The effect of Medicaid eligibility expansions on births
In an effort to increase the use of prenatal care by pregnant women and the utilization of medical care by children, eligibility for Medicaid was expanded dramatically for pregnant women and children during the 1980s and early 1990s. By lowering the costs of prenatal care, delivery, and child health care for some individuals, Medicaid expansions may prompt some women to give birth who otherwise would not have children or lead some women to have more children than they otherwise would have. This study uses natality data from 1983 to 1996 to examine the relationship between a state's eligibility threshold for Medicaid and birth rates among various groups. The results suggest that expansions have significant and sizable effects on births. A 10 percentage point increase in the eligibility threshold is associated with a 1.4 percent increase in the birth rate among nonblack women and a 1.0 percent increase among black women. Between 1983 and 1996, the expansions appear to have led to an average increase in the birth rate of about 10 percent.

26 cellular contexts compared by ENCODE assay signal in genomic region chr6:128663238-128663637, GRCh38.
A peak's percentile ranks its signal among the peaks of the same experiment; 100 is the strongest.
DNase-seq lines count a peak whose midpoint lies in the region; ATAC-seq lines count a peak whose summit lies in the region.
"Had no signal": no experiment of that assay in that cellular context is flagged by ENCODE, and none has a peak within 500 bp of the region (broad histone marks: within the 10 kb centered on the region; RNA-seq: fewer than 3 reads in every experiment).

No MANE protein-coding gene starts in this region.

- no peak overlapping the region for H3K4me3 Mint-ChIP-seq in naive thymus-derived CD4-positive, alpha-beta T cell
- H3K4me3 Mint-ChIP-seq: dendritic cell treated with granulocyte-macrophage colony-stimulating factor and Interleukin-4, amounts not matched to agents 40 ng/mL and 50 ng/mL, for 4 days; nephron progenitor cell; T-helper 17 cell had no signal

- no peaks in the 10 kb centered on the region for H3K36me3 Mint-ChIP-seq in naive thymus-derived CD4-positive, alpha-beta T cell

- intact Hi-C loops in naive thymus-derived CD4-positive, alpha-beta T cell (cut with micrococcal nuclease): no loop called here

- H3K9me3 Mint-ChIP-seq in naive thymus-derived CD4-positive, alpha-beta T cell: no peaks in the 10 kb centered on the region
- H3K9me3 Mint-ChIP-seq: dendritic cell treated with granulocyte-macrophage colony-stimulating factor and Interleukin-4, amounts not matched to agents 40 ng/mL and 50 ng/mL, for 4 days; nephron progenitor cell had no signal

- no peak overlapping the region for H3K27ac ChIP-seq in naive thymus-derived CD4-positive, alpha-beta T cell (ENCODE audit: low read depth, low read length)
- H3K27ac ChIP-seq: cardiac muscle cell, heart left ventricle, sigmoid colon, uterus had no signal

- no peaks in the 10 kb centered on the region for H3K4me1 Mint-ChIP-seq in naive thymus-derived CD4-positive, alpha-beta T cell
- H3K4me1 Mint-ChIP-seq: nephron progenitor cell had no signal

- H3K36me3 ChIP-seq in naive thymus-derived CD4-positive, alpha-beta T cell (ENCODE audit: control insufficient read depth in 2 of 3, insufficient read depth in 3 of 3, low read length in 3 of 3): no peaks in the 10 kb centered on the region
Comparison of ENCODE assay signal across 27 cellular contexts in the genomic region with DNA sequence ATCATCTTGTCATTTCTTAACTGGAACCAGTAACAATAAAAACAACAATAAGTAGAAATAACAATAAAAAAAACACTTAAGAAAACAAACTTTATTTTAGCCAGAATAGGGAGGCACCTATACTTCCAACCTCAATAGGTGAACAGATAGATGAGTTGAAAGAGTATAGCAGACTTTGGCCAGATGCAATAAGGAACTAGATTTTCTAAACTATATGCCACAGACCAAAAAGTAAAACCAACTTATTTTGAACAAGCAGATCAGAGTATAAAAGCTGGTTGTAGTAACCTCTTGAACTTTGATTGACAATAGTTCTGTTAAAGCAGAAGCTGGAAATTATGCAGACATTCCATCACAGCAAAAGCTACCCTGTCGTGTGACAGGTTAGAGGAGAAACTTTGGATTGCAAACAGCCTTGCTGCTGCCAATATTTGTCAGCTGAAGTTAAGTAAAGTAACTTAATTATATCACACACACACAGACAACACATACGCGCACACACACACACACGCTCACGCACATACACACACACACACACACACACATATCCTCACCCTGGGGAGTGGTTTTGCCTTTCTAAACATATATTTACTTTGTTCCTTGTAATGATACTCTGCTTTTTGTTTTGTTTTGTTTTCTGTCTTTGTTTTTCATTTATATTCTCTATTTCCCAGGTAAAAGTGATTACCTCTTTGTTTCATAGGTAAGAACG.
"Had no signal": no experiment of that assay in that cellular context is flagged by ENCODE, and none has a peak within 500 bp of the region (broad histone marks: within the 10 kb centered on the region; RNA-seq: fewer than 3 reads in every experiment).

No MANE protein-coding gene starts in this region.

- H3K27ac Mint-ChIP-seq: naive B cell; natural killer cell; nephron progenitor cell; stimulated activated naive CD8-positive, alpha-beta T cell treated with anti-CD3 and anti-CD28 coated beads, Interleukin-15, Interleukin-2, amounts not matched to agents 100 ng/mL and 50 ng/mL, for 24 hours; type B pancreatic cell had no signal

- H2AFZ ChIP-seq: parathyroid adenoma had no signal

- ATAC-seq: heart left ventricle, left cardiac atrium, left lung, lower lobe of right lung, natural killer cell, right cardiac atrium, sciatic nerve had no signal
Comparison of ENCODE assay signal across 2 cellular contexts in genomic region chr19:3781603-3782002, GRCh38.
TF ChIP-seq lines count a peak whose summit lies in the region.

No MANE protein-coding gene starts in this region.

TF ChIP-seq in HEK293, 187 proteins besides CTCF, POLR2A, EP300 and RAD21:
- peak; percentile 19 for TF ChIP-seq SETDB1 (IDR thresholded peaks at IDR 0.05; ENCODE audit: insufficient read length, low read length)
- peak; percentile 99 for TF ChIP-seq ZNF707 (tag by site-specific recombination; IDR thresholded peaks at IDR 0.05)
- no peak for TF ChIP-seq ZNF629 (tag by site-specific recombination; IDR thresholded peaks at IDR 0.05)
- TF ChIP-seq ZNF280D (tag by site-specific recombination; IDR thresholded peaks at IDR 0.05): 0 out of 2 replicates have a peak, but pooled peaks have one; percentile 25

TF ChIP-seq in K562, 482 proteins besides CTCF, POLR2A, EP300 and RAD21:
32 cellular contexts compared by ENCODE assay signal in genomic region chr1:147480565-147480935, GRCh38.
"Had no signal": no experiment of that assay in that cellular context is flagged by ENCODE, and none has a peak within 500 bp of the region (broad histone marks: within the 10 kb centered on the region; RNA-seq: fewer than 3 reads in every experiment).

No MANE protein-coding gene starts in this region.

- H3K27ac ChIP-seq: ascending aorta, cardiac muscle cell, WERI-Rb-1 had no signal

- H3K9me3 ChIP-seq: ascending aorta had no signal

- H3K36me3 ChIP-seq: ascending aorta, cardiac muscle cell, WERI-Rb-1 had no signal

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- A. S. Yelowitz, .
"The Medicaid notch, labor supply, and welfare participation: Evidence from eligibility expansions,"
Institute for Research on Poverty Discussion Papers
1084-96, University of Wisconsin Institute for Research on Poverty.
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"Does Public Insurance Crowd Out Private Insurance?,"
NBER Working Papers
5082, National Bureau of Economic Research, Inc.
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- T. Paul Schultz, 1994.
"Marital Status and Fertility in the United States: Welfare and Labor Market Effects,"
Journal of Human Resources,
University of Wisconsin Press, vol. 29(2), pages 637-669.
- Schultz, T.P., 1993. "Marital Status and Fertility in the United States: Welfare and Labor Market Effects," Papers 703, Yale - Economic Growth Center.
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